Patient 1, experiencing a 5-day duration of the disease, exhibited changes indicative of the early exudative phase of diffuse alveolar damage. In contrast, Patient 2, at the 20th day post-onset, displayed significant alterations, including dense serofibrinous exudate filling 95% of alveoli, hybrid clots in vessels, and pronounced T-lymphocytic inflammatory infiltration. Patient 3, with a 50-day disease duration, showed evident manifestations of diffuse alveolar damage, albeit with weakly positive expressions of nucleocapsid SARS-CoV-2 and CD95.

An intriguing finding is the substantial expression of SARS-CoV-2 antigens in the epithelia of both large and small bronchi in patients succumbing to the disease on the 6th and 20th days. This observation distinguishes SARS-CoV-2 from other highly pathogenic coronaviruses, as adults typically exhibit lower antigen expression in respiratory passages and higher expression in lung endothelia and macrophages. The results highlight a high viral load in pediatric upper respiratory passages and persistent virus expression in severe cases, aligning with existing literature.

The study confirms the upper respiratory passages as potential primary sites for virus replication after air-droplet infection. This is supported by the detection of SARS-CoV-2 in tracheal material, main bronchi, and lung tissue during postmortem PCR investigations in children. Additionally, a significant expression of SARS-CoV-2 antigens in endothelial cells of capillaries and larger vessels implies these cells as crucial targets for pathogenic influence.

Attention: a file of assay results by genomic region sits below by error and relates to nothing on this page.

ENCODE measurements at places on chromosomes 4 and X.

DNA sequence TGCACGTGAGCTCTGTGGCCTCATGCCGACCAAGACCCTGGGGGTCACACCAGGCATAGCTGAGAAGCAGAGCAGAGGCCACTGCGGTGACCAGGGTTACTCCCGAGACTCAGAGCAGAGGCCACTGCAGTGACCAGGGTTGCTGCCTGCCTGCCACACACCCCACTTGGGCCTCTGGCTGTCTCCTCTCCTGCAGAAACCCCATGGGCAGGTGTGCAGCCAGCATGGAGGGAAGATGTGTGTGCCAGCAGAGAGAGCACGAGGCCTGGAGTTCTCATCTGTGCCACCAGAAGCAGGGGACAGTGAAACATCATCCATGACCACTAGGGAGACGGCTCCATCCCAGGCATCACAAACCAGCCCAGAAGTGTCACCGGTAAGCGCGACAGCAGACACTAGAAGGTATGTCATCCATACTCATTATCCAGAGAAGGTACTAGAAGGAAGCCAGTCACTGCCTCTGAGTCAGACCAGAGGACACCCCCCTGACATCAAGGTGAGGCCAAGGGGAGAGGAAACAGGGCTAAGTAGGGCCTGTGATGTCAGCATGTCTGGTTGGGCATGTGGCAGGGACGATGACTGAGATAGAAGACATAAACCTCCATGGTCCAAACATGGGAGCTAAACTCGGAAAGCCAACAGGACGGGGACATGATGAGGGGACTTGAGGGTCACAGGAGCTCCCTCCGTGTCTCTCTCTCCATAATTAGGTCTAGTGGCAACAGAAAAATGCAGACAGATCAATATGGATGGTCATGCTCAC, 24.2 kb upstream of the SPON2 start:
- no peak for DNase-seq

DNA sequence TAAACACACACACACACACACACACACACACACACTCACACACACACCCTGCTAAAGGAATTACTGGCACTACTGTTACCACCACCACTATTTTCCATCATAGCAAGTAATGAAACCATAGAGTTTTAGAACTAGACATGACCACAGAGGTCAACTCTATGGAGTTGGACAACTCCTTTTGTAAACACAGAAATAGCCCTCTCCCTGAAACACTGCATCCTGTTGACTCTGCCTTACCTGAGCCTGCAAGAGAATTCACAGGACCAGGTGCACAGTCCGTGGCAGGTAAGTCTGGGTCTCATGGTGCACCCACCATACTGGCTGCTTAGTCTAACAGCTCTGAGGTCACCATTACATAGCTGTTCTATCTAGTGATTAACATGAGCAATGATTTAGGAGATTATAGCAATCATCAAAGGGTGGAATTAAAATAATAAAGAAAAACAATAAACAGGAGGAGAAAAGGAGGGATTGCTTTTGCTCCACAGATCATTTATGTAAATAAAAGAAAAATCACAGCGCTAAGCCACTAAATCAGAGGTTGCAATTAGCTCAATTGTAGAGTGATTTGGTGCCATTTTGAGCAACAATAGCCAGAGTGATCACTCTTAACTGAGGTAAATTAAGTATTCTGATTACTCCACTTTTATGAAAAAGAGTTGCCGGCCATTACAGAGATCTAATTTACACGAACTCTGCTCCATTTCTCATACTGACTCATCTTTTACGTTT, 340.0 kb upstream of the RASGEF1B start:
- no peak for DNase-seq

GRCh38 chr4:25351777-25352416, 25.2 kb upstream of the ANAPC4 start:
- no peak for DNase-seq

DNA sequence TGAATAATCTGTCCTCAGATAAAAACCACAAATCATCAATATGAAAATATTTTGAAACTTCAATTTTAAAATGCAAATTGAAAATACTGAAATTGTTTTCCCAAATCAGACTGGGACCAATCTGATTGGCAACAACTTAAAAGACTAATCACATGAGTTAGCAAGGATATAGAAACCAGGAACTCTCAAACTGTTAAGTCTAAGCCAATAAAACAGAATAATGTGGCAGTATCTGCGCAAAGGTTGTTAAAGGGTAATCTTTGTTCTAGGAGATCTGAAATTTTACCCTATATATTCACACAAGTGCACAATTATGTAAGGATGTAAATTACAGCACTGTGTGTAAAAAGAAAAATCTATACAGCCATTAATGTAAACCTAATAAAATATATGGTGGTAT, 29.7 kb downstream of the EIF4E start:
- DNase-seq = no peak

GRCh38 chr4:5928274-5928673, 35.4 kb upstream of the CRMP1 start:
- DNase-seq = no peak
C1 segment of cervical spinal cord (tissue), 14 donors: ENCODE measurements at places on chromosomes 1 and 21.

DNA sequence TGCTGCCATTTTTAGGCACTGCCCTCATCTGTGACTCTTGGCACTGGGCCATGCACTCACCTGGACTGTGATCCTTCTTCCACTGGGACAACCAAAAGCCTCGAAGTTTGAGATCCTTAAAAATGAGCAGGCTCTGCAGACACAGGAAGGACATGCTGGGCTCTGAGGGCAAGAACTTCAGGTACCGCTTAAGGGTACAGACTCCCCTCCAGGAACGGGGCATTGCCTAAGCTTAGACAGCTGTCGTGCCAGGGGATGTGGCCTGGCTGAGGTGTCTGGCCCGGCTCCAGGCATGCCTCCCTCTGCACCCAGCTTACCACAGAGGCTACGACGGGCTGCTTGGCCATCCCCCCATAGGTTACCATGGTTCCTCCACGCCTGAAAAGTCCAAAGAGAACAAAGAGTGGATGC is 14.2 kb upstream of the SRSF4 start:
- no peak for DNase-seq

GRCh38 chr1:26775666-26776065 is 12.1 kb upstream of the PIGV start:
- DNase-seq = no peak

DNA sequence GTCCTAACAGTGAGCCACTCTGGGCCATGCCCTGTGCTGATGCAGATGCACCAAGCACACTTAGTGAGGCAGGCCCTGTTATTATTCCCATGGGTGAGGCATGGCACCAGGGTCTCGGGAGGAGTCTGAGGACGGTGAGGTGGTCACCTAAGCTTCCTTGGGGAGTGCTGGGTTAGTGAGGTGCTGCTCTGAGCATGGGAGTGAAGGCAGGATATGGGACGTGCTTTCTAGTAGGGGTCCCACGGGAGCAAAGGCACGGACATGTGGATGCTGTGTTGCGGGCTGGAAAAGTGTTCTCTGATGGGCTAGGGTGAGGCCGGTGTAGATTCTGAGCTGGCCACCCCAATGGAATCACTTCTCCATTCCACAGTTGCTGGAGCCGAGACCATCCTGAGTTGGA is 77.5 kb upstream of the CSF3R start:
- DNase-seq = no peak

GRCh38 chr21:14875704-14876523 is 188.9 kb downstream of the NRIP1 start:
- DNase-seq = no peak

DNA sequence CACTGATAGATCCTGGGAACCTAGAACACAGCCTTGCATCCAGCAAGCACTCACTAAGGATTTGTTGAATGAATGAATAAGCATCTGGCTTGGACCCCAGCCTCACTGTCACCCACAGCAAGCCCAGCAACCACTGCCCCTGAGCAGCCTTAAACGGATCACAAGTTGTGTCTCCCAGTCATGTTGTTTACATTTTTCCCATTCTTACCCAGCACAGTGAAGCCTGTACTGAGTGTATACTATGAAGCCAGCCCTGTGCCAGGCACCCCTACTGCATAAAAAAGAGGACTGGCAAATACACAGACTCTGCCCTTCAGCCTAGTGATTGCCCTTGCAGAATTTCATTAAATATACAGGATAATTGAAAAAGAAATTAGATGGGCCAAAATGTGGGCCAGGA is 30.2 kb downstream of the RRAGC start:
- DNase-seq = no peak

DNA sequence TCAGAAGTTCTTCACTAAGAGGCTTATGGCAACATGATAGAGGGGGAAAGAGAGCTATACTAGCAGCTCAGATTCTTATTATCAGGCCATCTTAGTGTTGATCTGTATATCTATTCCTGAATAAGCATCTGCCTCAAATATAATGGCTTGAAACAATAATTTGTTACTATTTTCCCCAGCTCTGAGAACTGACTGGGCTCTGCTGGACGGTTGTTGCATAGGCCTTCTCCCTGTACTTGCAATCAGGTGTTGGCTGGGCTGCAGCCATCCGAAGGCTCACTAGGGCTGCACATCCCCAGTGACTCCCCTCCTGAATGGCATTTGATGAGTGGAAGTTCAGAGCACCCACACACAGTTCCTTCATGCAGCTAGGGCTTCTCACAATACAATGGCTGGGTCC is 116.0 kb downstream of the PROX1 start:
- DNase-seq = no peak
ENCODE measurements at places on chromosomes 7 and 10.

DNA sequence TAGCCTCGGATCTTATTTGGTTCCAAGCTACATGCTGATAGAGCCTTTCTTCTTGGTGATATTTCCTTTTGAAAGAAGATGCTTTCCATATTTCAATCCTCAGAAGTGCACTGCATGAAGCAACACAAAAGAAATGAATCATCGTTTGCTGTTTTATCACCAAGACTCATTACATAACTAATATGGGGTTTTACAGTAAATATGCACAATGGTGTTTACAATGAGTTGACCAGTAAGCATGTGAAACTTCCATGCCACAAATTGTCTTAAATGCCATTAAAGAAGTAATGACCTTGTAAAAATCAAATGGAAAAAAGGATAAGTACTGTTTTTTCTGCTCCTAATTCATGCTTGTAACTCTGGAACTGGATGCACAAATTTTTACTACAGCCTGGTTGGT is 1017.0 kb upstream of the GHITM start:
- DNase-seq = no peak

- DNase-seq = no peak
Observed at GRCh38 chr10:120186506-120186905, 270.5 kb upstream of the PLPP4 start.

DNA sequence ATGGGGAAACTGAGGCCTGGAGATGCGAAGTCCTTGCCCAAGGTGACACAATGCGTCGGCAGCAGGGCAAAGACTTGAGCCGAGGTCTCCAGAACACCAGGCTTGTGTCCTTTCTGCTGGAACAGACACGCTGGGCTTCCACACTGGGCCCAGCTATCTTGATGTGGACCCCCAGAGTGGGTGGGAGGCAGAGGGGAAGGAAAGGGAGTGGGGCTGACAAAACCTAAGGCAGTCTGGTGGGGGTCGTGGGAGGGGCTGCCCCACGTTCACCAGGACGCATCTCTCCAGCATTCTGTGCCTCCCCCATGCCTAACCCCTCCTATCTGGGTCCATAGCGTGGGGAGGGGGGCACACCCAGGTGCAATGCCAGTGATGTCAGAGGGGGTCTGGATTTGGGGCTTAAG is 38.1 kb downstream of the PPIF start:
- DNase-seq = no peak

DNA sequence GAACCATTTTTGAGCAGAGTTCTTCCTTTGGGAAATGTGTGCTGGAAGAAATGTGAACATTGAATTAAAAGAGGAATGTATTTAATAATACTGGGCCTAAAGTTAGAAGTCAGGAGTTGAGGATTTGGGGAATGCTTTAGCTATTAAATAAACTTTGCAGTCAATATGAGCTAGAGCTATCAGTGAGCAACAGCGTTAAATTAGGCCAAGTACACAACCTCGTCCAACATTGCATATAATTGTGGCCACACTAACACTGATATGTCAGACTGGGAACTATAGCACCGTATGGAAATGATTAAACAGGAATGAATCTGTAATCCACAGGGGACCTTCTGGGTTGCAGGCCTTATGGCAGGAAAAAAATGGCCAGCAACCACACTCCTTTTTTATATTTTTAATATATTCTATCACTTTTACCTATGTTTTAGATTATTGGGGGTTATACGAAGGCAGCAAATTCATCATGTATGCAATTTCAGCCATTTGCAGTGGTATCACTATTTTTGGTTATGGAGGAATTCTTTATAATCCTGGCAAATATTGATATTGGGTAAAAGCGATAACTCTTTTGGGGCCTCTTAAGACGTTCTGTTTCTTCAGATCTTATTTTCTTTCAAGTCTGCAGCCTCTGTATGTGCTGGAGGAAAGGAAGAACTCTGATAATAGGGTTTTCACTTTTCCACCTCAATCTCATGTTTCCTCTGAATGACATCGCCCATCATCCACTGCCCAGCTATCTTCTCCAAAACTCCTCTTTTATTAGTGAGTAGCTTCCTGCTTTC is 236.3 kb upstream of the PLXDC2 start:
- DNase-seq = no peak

Contradictions in existing literature regarding SARS-CoV-2 infection of endothelial cells are addressed in our study. While some argue against it, our findings suggest the virus’s presence in macrophages throughout various stages of infection, potentially indicating persistence and the likelihood of reactivation in children. The role of macrophages in restricting or exacerbating alveolar damage requires further exploration.

A consistent observation across cases is endothelial damage in vessels of different sizes. Histological and immunohistochemical investigations reveal increasingly destructive damage to capillary endothelia during prolonged COVID-19 cases. Endothelial cells, possessing ACE2 receptors, serve as conduits for virus distribution, adhering to and penetrating cells without causing cytopathic changes. The cytokine response becomes pivotal, potentially triggering destructive effects in infected cells.

The study highlights a significant expression of the apoptosis marker CD95 in bronchial epithelia, vessel endothelia, and macrophages, especially in early-stage cases. Apoptosis corpuscles, identified more abundantly in advanced cases, underline the role of apoptosis in COVID-19-related pediatric deaths. The spatial co-localization of SARS-CoV-2 nucleocapsid protein, CD95, and apoptosis corpuscles within different lung structures signifies their fundamental significance in understanding COVID-19 pathogenesis.

In conclusion, our findings provide crucial insights into the dynamic progression of COVID-19 in pediatric cases. The distinctive patterns observed in lung histopathology, viral distribution, and host response emphasize the need for further research to unravel the intricate interplay between SARS-CoV-2 and the pediatric respiratory system.